Turkey’s loaded discussion on system change
Birol Akgün*Although it has been a pioneer among developing countries in terms of its experience with constitutionalism and democracy, the Turkish political elite are still discussing what the best form of government is for Turkey. In the context of the discussion of the new constitution, there seem to be two diverging views emerging in Turkish politics. One is the anti-presidentialism movement represented by the main opposition Republican People’s Party (CHP) in parliament, and another is the pro-presidential group led by the ruling Justice and Development Party (AK Party). While the ruling party asserts that a presidential system with checks and balances will be the key to ensuring Turkey’s long-term stability, the CHP categorically rejects presidentialism and argues that it will only make Turkey an authoritarian regime, not a better democracy.
A close observer of Turkish politics, however, will easily recognize that Turkish democracy has in practice slowly evolved to resemble the semi-presidential system of France, marked by the first ever election of the president by the popular vote in 2014. The strong powers and prerogatives granted by Turkey’s 1982 constitution to the president of the republic, combined with resilient popular support and his charismatic leadership style, have indeed put President Recep Tayyip Erdoğan in a de facto presidential position.
Therefore, many of the political scientists who specialize in governmental systems would be hard pressed to classify the current Turkish system under the heading of parliamentarian anymore. The reason is simple.
Despite the defined elements of the parliamentary system in the current constitution from a comparative political perspective, such as appointment of the cabinet and the requirement of a confidence vote from the parliament, the functioning of the system is very different from that of a parliamentary democracy and is perhaps closer to semi-presidentialism.
From the outset of its establishment in 2001, the AK Party and its leader, Erdoğan, firmly believed that the best way to ensure democratic stability in Turkey is to rewrite the Turkish military-made 1982 constitution and implement a well-defined presidential system. Coming from a conservative political tradition, the AK Party’s main argument for defending a presidential system is understandably political stability. The party leadership believes that Turkey’s further development and its desire to become an independent and powerful actor in the international arena hinge on protecting political stability at home within a democratic framework. The only available democratic model that will achieve this seems to be a presidential democracy with proven constitutional checks and balances.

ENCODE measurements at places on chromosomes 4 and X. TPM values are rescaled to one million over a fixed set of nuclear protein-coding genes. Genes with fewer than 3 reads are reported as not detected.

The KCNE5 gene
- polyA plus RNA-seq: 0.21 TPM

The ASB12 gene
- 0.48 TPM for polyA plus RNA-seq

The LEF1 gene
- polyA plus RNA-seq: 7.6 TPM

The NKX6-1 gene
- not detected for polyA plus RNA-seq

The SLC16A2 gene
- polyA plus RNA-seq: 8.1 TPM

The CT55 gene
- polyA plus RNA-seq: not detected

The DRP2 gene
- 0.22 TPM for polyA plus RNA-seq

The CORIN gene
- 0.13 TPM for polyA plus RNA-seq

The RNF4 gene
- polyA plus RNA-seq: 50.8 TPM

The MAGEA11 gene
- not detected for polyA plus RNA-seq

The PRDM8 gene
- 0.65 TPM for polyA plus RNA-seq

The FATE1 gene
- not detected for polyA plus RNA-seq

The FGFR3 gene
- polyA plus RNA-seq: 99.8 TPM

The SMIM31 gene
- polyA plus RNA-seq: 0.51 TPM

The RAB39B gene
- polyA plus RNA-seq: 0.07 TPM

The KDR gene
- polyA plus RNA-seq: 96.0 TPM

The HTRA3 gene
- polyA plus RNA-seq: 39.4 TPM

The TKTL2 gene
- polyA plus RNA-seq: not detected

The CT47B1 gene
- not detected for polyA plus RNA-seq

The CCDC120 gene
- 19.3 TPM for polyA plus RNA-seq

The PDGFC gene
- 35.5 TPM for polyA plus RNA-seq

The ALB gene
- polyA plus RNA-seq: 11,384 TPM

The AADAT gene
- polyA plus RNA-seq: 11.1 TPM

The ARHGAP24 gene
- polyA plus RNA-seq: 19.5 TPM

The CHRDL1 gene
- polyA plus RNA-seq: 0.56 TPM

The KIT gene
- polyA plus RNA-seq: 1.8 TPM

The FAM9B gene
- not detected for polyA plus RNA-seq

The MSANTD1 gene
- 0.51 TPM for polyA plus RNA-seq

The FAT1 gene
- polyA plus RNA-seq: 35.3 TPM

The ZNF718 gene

Unfortunately, attempts to change the constitution and institute a presidential system have so far failed. As a result of weakened role of the military in Turkish politics, the AK Party is putting the issue back on the political agenda. The growing support of 70 to 80 percent of the Turkish population for a new constitution puts further pressure on all the parties in parliament, and this pressure cannot be resisted in the long term. The strong participation of the Turkish electorate also indicates that there is a large demand for a new constitution to be formulated by the Turkish parliament. Finally, in the Nov. 1, 2015, election, the AK Party campaigned on a promise of introducing a new constitution and implementing a presidential system. It gained almost half of the popular vote.
However, there are two major challenges facing the AK Party in its aim to establish a presidential system. 1) The election on Nov. 1, 2015, left the AK Party with a total of 317 representatives. This is less than the 330 members required to change the constitution. Due to this numerical handicap, the AK Party has no choice but to look for support from other political parties. 2) The AK Party narrative aimed at garnering sufficient support from the general public must be convincing enough to assure its constituents and others that the parliamentary system is outdated and that the presidential system will offer a better future with more political stability. For Erdoğan and the AK Party, it is a new target to be achieved as well as an item on the agenda for further reform. That is what politics is all about – leading the public and surviving in a politically competitive environment.
*Prof. Dr. Birol Akgün is the chairman of the Institute of Strategic Thinking (SDE) in Ankara, Turkey. This is an abridged version of the original published in Turkish Policy Quarterly’s (TPQ) Spring 2016 issue. www.turkishpolicy.com